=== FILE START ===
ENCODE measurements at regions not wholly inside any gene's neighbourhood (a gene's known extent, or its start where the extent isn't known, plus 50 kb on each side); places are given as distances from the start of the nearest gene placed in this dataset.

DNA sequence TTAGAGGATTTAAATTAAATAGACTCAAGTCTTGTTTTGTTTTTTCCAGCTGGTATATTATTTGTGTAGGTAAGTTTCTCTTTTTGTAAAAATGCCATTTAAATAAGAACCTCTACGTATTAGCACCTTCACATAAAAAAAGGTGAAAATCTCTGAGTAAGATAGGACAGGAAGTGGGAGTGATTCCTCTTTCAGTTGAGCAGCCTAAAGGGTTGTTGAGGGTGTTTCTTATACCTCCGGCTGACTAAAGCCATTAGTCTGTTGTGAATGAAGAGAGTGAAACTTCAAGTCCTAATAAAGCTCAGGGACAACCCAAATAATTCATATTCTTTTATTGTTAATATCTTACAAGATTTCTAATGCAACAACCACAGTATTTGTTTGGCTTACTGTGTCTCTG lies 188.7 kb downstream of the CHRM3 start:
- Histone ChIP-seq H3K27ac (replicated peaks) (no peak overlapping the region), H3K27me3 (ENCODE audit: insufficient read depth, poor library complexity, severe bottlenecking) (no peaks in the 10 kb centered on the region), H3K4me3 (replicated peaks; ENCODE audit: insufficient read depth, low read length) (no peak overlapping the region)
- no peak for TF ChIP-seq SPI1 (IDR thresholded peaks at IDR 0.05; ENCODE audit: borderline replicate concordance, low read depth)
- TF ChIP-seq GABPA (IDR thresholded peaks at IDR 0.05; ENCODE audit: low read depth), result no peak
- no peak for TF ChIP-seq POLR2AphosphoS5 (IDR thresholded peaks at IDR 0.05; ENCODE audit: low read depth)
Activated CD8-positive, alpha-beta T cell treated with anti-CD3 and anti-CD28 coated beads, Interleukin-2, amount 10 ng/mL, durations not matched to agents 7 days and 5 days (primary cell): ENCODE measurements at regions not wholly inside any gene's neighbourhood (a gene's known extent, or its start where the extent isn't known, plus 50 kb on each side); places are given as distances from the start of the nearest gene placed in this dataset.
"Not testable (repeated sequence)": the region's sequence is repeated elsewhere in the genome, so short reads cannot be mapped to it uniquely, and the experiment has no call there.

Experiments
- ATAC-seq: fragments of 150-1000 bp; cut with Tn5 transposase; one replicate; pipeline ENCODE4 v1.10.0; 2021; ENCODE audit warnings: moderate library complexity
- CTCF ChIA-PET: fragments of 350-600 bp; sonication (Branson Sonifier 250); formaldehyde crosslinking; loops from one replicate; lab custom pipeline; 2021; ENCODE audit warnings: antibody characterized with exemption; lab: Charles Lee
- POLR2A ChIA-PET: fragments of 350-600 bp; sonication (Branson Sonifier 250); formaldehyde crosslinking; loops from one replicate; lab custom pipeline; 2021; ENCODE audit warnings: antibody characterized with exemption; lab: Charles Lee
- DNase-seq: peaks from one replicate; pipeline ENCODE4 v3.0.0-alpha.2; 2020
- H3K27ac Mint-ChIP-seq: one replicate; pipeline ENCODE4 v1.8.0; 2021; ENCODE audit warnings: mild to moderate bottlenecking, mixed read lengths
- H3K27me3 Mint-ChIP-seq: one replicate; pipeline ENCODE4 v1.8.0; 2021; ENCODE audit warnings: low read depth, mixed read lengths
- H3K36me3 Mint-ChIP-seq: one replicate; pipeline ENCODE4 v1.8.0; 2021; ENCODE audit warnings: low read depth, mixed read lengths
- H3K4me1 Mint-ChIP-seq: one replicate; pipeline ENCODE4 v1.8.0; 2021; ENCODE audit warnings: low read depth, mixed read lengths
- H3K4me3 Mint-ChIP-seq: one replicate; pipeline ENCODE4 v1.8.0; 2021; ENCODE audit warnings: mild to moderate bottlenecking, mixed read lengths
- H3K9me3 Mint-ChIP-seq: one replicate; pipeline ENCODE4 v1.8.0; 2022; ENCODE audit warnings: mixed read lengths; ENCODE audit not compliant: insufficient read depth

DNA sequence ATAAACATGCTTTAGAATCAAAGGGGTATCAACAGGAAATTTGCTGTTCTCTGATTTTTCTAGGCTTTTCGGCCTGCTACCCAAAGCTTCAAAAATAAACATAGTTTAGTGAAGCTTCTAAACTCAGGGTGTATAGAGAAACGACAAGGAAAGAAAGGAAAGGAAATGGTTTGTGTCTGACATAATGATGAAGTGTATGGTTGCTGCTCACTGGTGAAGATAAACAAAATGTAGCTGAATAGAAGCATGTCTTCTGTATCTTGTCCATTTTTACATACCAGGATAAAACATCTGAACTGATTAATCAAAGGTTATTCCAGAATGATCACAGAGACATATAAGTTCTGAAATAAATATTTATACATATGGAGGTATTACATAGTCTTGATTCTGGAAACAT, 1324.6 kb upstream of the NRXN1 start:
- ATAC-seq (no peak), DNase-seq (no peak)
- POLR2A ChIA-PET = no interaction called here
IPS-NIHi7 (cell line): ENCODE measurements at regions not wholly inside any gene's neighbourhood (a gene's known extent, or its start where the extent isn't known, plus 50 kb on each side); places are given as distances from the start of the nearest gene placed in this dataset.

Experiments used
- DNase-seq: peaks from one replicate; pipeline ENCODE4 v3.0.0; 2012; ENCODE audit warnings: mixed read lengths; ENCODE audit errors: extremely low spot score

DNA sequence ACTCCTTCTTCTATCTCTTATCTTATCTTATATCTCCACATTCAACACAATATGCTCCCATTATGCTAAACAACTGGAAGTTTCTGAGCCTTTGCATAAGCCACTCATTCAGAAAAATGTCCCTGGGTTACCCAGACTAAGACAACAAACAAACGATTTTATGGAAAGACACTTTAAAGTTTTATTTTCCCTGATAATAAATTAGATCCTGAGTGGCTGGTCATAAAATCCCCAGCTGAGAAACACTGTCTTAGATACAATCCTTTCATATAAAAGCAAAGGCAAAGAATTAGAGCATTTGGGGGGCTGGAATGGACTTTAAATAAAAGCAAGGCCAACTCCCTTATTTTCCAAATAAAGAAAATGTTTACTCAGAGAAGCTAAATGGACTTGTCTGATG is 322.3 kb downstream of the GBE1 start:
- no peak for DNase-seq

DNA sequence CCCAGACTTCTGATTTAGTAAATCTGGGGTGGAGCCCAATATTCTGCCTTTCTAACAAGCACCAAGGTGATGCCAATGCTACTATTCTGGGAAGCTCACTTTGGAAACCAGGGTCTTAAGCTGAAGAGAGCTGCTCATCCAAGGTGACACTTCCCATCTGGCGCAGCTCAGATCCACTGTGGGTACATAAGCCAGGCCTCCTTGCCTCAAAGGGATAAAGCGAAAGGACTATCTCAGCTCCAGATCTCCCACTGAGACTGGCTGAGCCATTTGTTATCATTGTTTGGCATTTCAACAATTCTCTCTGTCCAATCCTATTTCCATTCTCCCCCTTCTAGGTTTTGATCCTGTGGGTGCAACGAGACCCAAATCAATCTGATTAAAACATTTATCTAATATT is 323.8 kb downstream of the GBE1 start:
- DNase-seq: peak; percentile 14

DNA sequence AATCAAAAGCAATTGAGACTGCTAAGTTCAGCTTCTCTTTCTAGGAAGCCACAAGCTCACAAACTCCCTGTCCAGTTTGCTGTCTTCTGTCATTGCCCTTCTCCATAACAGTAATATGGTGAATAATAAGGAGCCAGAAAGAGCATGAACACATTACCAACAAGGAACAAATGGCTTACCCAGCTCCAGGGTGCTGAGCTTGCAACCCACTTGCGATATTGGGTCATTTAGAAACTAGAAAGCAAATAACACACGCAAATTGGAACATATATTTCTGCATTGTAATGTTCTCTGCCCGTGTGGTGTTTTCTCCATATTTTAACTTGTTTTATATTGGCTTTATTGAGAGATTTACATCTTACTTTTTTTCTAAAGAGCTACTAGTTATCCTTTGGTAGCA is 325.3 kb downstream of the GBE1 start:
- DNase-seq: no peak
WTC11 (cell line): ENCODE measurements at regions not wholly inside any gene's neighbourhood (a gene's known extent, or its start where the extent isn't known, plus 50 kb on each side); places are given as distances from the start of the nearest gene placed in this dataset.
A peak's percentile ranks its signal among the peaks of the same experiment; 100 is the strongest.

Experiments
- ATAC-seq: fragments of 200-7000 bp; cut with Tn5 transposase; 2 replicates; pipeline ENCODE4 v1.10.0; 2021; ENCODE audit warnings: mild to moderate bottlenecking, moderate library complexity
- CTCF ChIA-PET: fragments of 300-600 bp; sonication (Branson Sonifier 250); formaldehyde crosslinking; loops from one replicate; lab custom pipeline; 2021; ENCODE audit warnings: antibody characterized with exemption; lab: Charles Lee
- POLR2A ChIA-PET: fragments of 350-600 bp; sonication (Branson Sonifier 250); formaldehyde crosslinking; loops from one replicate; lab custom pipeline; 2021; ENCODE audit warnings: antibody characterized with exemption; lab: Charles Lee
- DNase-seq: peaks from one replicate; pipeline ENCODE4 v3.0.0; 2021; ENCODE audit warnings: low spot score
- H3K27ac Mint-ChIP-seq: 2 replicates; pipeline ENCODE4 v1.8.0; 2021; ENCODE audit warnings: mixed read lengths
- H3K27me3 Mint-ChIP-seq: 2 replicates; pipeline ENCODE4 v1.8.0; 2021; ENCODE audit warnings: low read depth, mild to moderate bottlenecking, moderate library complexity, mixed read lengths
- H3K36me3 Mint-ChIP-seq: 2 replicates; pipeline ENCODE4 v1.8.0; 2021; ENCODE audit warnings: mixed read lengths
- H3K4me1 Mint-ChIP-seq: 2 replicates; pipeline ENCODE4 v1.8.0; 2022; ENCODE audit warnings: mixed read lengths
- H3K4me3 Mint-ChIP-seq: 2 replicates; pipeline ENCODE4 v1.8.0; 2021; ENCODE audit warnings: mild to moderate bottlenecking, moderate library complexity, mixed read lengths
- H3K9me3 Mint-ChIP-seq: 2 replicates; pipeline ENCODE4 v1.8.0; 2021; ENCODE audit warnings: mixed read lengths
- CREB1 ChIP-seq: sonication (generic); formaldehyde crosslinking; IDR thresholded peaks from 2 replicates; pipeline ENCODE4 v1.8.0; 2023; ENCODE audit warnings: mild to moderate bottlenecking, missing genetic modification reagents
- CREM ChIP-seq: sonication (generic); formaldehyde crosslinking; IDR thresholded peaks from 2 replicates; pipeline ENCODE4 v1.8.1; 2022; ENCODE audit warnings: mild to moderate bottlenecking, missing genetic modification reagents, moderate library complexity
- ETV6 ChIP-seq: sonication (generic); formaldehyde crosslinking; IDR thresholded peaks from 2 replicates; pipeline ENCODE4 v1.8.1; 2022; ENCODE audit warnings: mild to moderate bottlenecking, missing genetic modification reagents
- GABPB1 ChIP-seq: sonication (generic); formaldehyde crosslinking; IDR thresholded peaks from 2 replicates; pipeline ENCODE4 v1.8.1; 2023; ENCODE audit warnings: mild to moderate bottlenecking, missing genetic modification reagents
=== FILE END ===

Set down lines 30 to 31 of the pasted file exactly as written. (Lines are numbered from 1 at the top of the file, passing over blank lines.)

DNA sequence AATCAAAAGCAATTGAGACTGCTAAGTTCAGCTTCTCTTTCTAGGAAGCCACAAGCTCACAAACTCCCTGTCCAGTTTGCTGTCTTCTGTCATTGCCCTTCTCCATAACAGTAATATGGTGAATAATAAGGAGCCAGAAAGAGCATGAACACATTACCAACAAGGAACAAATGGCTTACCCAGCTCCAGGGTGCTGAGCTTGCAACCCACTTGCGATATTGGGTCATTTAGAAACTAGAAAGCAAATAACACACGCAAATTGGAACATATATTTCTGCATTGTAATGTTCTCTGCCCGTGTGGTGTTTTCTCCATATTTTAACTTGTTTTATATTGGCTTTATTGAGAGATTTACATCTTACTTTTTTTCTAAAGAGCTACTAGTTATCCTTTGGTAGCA is 325.3 kb downstream of the GBE1 start:
- DNase-seq: no peak